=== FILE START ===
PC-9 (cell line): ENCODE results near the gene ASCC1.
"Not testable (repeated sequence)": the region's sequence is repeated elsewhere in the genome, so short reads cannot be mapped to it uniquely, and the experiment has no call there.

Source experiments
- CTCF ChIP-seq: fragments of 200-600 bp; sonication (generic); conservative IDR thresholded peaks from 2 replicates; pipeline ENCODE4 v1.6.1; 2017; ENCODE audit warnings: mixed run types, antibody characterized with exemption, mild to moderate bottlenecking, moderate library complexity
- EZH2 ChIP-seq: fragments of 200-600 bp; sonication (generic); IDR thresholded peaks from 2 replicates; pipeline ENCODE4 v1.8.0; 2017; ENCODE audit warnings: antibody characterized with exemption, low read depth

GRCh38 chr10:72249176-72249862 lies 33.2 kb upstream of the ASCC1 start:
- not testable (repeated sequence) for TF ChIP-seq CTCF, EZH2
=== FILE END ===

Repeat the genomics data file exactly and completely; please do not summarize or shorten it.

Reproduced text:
PC-9 (cell line): ENCODE results near the gene ASCC1.
"Not testable (repeated sequence)": the region's sequence is repeated elsewhere in the genome, so short reads cannot be mapped to it uniquely, and the experiment has no call there.

Source experiments
- CTCF ChIP-seq: fragments of 200-600 bp; sonication (generic); conservative IDR thresholded peaks from 2 replicates; pipeline ENCODE4 v1.6.1; 2017; ENCODE audit warnings: mixed run types, antibody characterized with exemption, mild to moderate bottlenecking, moderate library complexity
- EZH2 ChIP-seq: fragments of 200-600 bp; sonication (generic); IDR thresholded peaks from 2 replicates; pipeline ENCODE4 v1.8.0; 2017; ENCODE audit warnings: antibody characterized with exemption, low read depth

GRCh38 chr10:72249176-72249862 lies 33.2 kb upstream of the ASCC1 start:
- not testable (repeated sequence) for TF ChIP-seq CTCF, EZH2